Daily Archives: October 3, 2017
(Economist) America might see a new constitutional convention in a few years. If it did, that would be dangerous thing
The I’s had been dotted; the T’s were crossed. The 55 delegates to America’s first and so-far-only constitutional convention had hammered out compromises on the separation of powers, apportionment of seats in the legislature and the future of the slave trade. But on September 15th 1787 George Mason, a plantation owner from Virginia, rose to his feet to object.
Article V of the draft text laid out two paths by which future amendments could be proposed. Congress could either propose them itself, or it could summon a convention of representatives from the states to propose them. Mason warned that if the federal government were to become oppressive, Congress would be unlikely to call a convention to correct matters. To protect the people’s freedom, he argued, convening power should instead be vested in the states. Should two-thirds of their legislatures call for a convention, Congress would have to accede to their demand: a convention they should have.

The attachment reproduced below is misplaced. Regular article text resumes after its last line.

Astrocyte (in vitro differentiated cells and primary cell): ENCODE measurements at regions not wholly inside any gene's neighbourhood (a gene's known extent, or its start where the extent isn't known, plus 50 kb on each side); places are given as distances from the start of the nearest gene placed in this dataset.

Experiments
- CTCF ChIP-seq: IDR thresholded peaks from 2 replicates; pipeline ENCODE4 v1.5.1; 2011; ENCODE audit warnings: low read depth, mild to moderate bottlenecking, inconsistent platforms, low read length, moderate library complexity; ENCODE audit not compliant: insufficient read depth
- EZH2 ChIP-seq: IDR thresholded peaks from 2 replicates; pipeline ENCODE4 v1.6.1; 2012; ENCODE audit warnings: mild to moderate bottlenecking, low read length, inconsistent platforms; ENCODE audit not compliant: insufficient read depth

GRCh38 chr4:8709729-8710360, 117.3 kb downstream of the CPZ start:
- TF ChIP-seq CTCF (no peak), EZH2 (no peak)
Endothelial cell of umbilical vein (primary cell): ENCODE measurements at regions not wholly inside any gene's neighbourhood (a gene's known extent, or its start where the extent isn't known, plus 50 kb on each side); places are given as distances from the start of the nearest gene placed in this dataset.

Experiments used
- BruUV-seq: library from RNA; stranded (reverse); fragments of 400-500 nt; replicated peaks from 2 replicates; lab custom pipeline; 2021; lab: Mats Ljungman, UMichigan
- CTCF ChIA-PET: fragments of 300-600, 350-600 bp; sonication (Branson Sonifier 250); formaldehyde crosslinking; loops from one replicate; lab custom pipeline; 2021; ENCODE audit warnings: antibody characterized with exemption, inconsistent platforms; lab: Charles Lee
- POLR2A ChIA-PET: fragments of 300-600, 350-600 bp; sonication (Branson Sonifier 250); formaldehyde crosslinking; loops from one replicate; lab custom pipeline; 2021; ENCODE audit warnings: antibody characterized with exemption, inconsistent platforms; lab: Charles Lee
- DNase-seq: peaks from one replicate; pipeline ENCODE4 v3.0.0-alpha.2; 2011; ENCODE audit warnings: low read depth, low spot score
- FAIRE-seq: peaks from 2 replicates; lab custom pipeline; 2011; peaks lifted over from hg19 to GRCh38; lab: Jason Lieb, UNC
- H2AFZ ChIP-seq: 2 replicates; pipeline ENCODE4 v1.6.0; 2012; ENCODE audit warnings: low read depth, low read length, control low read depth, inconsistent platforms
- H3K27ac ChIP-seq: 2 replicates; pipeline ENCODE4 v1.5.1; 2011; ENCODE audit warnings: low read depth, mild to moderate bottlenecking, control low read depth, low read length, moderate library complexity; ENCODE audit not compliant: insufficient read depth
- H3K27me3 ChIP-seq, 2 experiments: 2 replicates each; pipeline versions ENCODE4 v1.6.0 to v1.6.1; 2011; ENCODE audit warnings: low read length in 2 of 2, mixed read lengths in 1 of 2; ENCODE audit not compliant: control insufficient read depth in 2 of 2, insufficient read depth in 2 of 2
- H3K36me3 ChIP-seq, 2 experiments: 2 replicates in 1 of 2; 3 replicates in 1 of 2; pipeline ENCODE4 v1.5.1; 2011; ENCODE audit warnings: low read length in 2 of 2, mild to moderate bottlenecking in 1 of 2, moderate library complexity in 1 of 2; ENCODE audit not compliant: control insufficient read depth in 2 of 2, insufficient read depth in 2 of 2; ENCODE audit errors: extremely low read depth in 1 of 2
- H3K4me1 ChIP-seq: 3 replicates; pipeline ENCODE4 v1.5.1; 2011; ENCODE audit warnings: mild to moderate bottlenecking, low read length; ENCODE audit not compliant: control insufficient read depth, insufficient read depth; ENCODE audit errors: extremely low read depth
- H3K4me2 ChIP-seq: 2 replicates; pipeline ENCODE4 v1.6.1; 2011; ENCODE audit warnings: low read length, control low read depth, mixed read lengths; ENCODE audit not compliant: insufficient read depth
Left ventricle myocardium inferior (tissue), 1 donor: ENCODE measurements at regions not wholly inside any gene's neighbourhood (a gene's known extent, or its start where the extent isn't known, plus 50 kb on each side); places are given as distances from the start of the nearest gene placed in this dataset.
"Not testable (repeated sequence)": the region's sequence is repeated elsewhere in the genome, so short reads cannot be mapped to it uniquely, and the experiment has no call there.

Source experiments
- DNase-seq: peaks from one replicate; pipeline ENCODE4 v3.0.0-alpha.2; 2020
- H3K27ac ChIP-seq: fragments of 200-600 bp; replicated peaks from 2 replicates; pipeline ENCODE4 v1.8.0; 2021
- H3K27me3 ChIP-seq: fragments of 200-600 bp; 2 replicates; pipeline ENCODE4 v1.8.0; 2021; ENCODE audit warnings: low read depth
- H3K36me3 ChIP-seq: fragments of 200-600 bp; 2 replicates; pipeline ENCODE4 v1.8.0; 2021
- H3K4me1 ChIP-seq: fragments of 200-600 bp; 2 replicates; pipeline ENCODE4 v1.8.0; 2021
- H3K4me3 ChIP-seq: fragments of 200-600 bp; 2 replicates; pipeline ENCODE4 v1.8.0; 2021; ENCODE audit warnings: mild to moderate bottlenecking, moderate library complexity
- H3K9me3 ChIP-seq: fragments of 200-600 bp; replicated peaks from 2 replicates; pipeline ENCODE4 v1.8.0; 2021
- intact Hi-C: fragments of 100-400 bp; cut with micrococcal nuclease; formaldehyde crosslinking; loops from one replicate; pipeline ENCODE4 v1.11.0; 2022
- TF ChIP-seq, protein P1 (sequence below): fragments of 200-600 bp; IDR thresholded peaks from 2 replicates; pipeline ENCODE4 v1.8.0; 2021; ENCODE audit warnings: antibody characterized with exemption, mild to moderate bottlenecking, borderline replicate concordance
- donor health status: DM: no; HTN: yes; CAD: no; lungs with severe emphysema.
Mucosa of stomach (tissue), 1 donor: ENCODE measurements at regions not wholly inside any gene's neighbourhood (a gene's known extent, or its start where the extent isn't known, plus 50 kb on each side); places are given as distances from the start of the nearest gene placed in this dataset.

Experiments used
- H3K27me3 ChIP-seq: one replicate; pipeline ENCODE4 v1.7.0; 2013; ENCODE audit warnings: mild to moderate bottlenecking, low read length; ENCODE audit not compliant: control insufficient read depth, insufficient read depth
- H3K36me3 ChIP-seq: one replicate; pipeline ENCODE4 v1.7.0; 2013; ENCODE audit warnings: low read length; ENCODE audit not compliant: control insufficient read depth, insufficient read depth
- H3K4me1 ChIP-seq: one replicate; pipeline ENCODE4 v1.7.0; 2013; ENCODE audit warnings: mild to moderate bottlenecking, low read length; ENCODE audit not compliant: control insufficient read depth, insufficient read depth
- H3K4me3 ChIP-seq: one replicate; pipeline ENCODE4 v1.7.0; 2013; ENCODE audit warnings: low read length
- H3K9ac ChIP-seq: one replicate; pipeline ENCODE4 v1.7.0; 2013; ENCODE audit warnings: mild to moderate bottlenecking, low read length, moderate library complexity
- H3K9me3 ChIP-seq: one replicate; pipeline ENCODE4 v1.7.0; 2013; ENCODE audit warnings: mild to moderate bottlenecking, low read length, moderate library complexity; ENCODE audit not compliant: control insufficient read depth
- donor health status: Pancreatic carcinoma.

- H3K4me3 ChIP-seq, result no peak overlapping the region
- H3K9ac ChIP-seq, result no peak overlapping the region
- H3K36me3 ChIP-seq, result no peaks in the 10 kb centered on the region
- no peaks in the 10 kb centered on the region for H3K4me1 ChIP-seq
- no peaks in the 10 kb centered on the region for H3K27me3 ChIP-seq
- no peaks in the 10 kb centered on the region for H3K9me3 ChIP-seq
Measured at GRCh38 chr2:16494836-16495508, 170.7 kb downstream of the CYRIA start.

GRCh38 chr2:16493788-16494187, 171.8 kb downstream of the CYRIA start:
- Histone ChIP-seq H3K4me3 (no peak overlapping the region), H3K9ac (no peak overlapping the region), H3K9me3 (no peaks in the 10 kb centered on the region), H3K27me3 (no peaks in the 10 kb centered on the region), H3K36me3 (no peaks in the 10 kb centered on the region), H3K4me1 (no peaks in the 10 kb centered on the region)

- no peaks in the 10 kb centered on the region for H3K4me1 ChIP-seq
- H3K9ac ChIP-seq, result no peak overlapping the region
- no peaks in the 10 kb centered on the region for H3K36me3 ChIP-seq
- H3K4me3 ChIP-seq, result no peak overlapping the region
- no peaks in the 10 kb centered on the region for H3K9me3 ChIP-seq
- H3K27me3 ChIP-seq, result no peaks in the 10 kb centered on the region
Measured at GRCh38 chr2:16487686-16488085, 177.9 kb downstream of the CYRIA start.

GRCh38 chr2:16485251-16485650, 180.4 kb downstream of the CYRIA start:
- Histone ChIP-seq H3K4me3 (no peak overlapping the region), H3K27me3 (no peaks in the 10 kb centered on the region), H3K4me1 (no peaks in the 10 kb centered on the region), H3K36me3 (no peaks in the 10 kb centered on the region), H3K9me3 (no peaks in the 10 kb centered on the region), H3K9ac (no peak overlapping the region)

The constitution was signed two days later, with Article V changed as Mason had suggested. Since then 33 amendments have been proposed, with 27 subsequently ratified, a process which requires approval in three-quarters of the states (see chart 1). Whether the issue was great (abolishing slavery) or small (changing the date of presidential inaugurations), all 33 of the proposals came from Congress. Mason’s mechanism for change driven by state legislatures has never been used. Even politically informed Americans often have no idea it exists.
That could soon change.
(Wa Post) 1 Picture of what happened to 2 people who met at the concert in Las Vegas before the shooting
— Kendall Harmon (@KendallHarmon6) October 3, 2017